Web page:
Also of issue with the production is the uneven casting/character development. Alice and Larry are the fuller-drawn characters and both Lynch and Luhning give fantastic all-in performances as the cuckolded partners capable of inflicting damage of their own. Without a doubt, it’s the scenes featuring only these two where the real heat and discomfort of the plot gets turned up. Conversely, Dan, the man both women are supposed to be gaga over is written as a whiny wet blanket without one ounce of sexual appeal. Faced with a problematic character, McKinstry does little to bring much-needed charisma to Dan which results in a forgettable performance. Coupled with Costume Designer Rebecca Toon’s decision to dress him in old man brown corduroy-looking pant and jacket, I can’t imagine anyone in the audience could understand his appeal to the ladies. Similarly under-drawn is Anna with her lacklustre personality and zero sexual energy. Here Hawley seems unsure how to play her. Uptight and cool one minute, looser and almost girly by the end. Toon again seems to have missed the chance to make us see why Anna is so universally desired. Clad in mumsy clothes (nude stockings with granny wedges) and her hair in an old-fashioned bun, Hawley’s Anna is about as appealing as a dry piece of toast.

In the end, Closer, is more than just shock theatre about people behaving badly. It’s about how even in the purest truths we tell; there are still elements of deceptions when it comes to romantic love. To others or to ourselves. To riff on Oscar Wilde’s belief that “the truth is never pure and rarely simple”, this production of Closer is never perfect but occasionally excellent.



For sensitive ears/tastes – Don’t….just don’t. There isn’t enough of an important take away here for you to spend 2 hours offended by language and plot. SKIP IT

For occasional theatre-goers – The jumping around from one year to the next and pivotal point scenes filling in for comprehensive storyline might feel too skittish to you. Add to that four totally unsympathetic characters behaving deplorably and there isn’t much for you to hang your hat on here.  However the scandalous nature of the story is certainly not boring and that might be a change you welcome. MAYBE SEE IT

For theatre junkies – McKendrick’s direction is as always a joy to watch even if half of his cast feels lost or miscast. While this type of staccato, shock-type narrative might not be new to you, it’s intriguing to note that a 17-year-old play still has the power to shake us awake in moments. Also of note is the decision to set the play not in London, but in Vancouver, ridding the cast from having the attempt accents of any kind. It’s a smart move in a production that had enough smart moves to warrant some attention. MAYBE SEE IT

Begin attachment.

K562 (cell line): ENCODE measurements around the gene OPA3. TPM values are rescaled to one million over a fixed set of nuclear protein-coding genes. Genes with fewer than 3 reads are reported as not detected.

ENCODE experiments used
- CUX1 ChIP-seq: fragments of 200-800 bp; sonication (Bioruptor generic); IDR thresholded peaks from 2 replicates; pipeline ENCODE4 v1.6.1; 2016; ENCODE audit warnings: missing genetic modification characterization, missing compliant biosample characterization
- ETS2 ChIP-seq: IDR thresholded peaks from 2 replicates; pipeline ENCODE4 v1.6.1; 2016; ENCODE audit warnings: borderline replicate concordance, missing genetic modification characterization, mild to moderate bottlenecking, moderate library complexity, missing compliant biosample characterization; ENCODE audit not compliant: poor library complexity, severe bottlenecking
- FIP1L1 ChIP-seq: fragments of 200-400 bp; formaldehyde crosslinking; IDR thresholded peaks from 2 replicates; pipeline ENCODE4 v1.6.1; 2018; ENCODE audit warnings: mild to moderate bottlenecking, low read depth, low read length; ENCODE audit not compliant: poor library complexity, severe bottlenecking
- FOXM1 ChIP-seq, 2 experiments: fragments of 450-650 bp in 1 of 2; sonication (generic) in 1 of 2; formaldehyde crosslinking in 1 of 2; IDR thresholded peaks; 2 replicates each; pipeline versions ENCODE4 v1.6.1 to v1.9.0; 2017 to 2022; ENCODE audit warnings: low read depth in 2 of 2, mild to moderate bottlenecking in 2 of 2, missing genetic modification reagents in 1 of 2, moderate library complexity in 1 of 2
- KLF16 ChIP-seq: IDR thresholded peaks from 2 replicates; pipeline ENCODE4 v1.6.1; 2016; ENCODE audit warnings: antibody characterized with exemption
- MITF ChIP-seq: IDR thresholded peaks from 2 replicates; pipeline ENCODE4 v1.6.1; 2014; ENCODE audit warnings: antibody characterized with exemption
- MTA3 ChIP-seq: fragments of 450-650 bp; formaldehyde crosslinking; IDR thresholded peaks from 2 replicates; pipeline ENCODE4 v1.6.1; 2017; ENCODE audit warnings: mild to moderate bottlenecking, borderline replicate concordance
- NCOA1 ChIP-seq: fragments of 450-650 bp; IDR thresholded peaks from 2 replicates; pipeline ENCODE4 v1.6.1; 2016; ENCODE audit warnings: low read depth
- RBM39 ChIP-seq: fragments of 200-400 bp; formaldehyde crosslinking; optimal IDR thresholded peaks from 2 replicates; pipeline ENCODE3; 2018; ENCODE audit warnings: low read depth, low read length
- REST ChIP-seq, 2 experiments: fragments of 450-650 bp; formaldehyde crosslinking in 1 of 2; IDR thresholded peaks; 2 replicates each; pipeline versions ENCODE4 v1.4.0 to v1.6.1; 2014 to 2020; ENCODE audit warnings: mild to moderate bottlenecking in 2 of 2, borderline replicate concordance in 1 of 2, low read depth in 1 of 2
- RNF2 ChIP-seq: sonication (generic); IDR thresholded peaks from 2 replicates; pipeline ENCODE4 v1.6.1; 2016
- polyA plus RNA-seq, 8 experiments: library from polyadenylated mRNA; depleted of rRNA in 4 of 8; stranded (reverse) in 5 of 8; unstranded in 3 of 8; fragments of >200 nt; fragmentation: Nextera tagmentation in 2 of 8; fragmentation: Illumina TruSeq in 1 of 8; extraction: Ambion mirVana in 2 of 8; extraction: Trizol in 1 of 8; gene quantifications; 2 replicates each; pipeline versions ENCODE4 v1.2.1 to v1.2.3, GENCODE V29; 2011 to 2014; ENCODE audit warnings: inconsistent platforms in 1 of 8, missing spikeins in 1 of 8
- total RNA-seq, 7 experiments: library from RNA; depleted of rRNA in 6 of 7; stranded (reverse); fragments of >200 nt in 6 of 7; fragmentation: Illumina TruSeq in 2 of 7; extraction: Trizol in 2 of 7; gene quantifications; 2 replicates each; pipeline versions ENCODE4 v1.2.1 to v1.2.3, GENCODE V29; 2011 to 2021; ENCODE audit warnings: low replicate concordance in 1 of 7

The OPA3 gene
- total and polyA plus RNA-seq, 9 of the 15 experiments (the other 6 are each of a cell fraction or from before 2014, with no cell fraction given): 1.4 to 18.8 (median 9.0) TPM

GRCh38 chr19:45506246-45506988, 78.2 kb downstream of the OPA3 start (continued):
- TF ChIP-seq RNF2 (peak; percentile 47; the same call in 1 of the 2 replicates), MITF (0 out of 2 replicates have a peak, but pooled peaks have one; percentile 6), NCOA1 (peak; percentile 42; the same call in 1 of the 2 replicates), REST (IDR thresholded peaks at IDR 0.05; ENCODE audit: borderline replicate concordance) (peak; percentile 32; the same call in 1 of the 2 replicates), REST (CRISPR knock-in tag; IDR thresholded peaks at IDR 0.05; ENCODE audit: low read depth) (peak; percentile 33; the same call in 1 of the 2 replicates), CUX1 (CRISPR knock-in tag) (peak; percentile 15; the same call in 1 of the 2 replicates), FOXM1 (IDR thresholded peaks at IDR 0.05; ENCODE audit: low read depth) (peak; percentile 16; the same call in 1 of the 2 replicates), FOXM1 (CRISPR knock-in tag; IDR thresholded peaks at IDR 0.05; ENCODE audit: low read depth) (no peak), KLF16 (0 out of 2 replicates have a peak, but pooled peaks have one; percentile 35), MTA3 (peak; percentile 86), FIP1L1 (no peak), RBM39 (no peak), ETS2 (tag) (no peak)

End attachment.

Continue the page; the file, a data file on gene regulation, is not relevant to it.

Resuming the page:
Travel’s With My Aunt – Review

22 Mar


Christopher Hunt (top) and Stephen Hair (bottom). Photo by Ben Laird.

Travels With My Aunt

March 8 – April 6, 2014

Vertigo Theatre


It’s not quite accurate to say that I didn’t know Simon Mallet had it in him. A director whose work I’ve come to admire, Mallet usually plies his trade in the small confines of the Motel space at EPCOR Centre. In the past I’ve used words such a deft and taut to describe his ability to make thoughtfully  intimate stories visually arresting without much room to move them  about. So it was somewhat of a surprise to learn that Mallet was to direct Travels With My Aunt, a globe-hopping comedic caper based on Graham Greene’s novel and adapted for the stage by Giles Havergal. But I suppose, considering Mallet’s staging strengths, it should be no surprise that this show is gorgeous top to bottom, even if the story itself is a little lacklustre.

The play, set in 1969, tells the story of Henry Pulling, a 55-year old retired straight-laced bank clerk who seems to have no interests or passions outside of tending to his dahlias. Yes, there’s an equally boring woman who seems to want to marry him, but Henry is ambivalent to the whole thing much as he is towards life in general. It isn’t until his Mother’s funeral all this changes thanks to meeting his flamboyantly unconventional Aunt Augusta who promptly informs him that his mother wasn’t actually his mother after all. It seems that Henry’s father was a notorious playboy who saddled Henry’s now deceased step mother with him before taking off some years later and mysteriously dying. Tempting Henry with the mystery of his real mother and drawing him in to what increasingly seems like her involvement in a litany of illegal for-profit activities with a bunch of colourful characters, Aunt Augusta whisks Henry around the world from one adventure to another with the police never far behind. You can easily guess the rest – Henry is transformed, his mother is revealed, any tragedy is swept aside in the zaniness and it all works out in the end.  It’s too long, overly obvious and just not all that interesting despite the twists and turns and occasional laughs the play throws at us. But this one of those rare productions where the story itself can take a back seat thanks to Mallet, his design team and a foursome of talented performers.